Learning about Bitcoin

There has been lots of interest in this virtual currency or more appropriately described as cryptographic transaction medium called Bitcoin. One Bitcoin at the end of Nov 2013 is worth over US$1,000 making it coming close to the price of one ounce of gold (about US$1,250 on Nov 29, 2013).

I have done a lot of digging of information about Bitcoin to learn about this concept and am sharing my learning in this post.


The Economist has a series of good articles on Bitcoin:

1.  This article is a brief summary about how Bitcoin works.

2. Despite Bitcoin system claims of anonymity for the users, there is a trail that is really relatively easy to be picked up. This has been demonstrated by researchers in the University of California, San Diego. The Economist also gave a good coverage in this article. This trail was how the drug dealing site, Silk Road was nailed by authorities eventually.

3. Keeping the Bitcoin ecosystem going requires lots of computing power that is ever increasing. Bitcoin is a cyptographically generated virtual currency that has no backing by any government or precious metal. It is generated when “miners” using huge amount of computing power solve complicated mathematical problems (that are getting increasingly difficult). The miner who solve the latest problem will be given a reward of 25 Bitcoin (currently). The next problem will be harder and progressively so. The entire ecosystem is too taxing and there is not fixed rule for the game, making the system very flexible but also fragile. The Economist has a great article covering the technological challenge for the Bitcoin ecosystem.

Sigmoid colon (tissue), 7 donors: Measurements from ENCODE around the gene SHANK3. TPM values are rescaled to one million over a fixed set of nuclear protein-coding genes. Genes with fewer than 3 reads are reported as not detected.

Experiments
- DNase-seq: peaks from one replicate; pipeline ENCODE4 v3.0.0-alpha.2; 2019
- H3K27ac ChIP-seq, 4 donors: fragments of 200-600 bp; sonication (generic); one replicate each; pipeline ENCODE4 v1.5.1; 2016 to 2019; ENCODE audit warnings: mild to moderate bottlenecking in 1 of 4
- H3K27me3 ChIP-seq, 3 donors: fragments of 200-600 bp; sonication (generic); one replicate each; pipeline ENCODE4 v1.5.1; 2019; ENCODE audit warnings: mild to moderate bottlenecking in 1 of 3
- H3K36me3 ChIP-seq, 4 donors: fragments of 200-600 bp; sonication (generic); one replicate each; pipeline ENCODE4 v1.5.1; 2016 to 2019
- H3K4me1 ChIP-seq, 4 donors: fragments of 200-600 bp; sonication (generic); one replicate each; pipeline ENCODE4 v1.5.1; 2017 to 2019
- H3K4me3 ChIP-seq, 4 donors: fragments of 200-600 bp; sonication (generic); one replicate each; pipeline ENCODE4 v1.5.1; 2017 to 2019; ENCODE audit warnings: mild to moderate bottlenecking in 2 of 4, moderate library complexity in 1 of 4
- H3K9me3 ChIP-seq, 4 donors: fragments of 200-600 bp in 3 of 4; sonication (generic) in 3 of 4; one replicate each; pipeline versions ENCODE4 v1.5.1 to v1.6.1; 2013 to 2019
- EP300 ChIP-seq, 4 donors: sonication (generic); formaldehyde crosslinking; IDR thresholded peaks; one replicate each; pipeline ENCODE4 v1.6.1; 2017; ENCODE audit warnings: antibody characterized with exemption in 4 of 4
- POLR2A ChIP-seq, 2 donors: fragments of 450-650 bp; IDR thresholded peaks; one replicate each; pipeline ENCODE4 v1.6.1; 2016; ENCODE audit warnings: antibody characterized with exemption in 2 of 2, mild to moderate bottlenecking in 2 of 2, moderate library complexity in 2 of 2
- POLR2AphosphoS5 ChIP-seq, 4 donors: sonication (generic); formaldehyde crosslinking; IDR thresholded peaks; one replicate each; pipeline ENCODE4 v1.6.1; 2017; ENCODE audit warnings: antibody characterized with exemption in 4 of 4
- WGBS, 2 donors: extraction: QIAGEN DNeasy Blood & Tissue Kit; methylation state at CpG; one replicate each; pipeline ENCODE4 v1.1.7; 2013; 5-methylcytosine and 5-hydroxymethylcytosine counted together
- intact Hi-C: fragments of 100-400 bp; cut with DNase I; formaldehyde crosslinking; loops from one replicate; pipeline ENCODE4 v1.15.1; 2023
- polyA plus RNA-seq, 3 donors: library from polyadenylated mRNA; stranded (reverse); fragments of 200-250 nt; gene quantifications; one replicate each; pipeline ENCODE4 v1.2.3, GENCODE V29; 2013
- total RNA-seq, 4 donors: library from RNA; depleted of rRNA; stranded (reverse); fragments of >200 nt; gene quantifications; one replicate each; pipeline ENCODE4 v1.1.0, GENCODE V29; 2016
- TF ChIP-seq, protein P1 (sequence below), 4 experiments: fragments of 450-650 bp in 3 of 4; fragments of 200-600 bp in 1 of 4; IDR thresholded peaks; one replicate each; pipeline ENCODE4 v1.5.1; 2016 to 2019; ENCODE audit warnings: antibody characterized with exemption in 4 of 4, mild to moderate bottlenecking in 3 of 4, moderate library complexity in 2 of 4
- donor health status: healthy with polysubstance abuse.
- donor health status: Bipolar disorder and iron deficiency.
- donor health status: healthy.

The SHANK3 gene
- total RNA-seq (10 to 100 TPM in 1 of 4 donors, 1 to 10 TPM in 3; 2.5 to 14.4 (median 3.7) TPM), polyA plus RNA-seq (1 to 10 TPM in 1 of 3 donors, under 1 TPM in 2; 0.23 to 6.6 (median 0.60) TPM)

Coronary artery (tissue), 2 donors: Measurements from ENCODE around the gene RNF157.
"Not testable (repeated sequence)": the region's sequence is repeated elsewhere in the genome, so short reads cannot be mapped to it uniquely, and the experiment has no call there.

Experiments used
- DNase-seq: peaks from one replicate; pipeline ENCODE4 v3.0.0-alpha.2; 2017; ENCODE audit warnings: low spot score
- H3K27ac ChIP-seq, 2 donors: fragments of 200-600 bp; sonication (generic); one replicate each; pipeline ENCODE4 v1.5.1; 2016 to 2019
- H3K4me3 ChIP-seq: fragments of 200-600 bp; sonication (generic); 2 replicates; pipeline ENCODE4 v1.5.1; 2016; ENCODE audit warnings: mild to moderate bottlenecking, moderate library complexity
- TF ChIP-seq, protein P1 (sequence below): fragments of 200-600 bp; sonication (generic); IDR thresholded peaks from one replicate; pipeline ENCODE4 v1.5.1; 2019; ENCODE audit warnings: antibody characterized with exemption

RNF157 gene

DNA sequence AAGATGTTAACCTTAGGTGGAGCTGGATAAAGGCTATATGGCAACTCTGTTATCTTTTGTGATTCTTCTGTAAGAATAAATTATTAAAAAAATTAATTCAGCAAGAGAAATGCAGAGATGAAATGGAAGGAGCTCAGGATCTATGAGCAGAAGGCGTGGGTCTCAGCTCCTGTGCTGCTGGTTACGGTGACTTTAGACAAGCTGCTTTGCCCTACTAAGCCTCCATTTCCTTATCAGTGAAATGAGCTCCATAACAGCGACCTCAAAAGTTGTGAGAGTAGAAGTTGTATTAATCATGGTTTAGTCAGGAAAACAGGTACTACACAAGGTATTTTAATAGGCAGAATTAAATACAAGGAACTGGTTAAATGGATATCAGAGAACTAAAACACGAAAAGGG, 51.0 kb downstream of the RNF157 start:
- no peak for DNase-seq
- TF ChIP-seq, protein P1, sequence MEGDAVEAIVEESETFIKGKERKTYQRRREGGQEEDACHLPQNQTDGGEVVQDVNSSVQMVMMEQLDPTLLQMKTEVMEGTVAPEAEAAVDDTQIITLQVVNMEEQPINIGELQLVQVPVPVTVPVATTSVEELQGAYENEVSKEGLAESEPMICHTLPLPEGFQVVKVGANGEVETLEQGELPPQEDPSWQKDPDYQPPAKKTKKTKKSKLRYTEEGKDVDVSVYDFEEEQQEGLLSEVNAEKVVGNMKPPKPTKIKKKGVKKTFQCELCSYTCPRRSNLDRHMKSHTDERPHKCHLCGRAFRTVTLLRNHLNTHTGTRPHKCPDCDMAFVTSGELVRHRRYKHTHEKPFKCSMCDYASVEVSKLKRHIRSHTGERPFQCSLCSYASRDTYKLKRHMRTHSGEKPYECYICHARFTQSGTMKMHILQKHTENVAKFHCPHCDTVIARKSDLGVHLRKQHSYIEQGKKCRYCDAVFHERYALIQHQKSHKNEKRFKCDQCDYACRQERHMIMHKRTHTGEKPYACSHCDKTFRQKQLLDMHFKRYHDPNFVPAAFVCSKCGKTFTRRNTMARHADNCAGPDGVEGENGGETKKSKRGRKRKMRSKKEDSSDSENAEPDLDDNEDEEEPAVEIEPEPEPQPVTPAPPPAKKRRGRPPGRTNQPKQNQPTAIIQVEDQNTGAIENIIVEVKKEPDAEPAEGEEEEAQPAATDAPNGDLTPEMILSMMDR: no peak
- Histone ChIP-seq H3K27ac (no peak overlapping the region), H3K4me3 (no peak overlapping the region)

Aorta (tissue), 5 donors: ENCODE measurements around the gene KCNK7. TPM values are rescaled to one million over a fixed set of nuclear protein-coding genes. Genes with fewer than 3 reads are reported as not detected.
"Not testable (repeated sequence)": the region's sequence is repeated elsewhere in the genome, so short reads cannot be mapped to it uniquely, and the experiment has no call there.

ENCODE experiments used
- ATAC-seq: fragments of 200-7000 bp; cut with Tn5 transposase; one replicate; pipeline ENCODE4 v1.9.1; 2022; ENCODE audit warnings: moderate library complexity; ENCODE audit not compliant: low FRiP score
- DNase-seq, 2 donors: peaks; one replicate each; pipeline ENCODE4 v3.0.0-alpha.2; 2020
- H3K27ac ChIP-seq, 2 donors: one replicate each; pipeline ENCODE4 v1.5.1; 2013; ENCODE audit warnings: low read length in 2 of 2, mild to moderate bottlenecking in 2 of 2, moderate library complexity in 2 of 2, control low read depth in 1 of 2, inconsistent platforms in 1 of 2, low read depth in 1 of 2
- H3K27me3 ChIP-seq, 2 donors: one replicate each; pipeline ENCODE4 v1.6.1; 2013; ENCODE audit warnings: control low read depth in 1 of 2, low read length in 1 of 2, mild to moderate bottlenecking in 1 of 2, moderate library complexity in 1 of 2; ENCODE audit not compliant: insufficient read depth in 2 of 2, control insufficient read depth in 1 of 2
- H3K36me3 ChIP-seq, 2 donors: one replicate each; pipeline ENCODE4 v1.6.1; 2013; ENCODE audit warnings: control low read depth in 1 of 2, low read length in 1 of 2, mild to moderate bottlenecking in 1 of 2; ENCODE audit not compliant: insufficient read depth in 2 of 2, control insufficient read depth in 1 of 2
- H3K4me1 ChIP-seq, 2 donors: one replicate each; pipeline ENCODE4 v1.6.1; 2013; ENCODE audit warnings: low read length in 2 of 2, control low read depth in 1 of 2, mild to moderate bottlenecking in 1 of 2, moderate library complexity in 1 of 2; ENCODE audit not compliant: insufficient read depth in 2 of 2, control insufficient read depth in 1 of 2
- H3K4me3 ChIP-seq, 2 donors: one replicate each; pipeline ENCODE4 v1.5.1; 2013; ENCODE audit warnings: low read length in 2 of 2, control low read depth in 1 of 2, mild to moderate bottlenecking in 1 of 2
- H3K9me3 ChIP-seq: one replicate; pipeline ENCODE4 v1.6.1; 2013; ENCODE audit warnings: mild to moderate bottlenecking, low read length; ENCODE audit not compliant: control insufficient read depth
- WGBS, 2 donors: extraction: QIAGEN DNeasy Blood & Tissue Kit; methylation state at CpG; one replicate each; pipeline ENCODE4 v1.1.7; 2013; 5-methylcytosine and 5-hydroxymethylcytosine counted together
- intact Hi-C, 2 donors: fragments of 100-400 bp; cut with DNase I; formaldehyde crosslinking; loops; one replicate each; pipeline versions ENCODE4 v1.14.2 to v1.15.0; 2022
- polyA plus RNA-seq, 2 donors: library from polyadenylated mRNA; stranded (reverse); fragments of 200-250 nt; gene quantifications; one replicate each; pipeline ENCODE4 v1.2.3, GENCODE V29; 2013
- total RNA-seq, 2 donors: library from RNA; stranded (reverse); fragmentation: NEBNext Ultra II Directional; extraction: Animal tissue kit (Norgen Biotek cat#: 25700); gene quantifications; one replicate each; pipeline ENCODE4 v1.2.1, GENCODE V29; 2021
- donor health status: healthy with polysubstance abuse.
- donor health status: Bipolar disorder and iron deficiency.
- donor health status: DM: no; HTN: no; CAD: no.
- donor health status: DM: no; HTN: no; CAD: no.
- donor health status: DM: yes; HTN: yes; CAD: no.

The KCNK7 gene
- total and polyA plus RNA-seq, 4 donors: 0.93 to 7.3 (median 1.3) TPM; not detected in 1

4. Because of the fact that Bitcoin has risen in value from US$15 a year ago to US$1,070 at one point in late November 2013, many experts have cautioned about the Bitcoin bubble. I think this is very akin to the 17th century’s tulip mania that was also a big bubble. This article gives a very good explanation of the bubbly Bitcoin.

I have also dug around for other sources of information about Bitcoin and compiled this into a document that is shared here.

My take on Bitcoin:

It is good and cheap a system for moving lots of money across international boarders and do so in minutes. But I will not speculate on it. If I own any (which I don’t), I will sell them fast before the bubble busts.

Updated (Dec 18, 2013):  The China government has decided to curb the speculative trading and impending bubble of bitcoin. It s central bank has ordered financial institutions in China not to provide Bitcoin-related services and products and cautioned against its potential use in money-laundering. The value of bitcoin tumbled 60% from its highest level.


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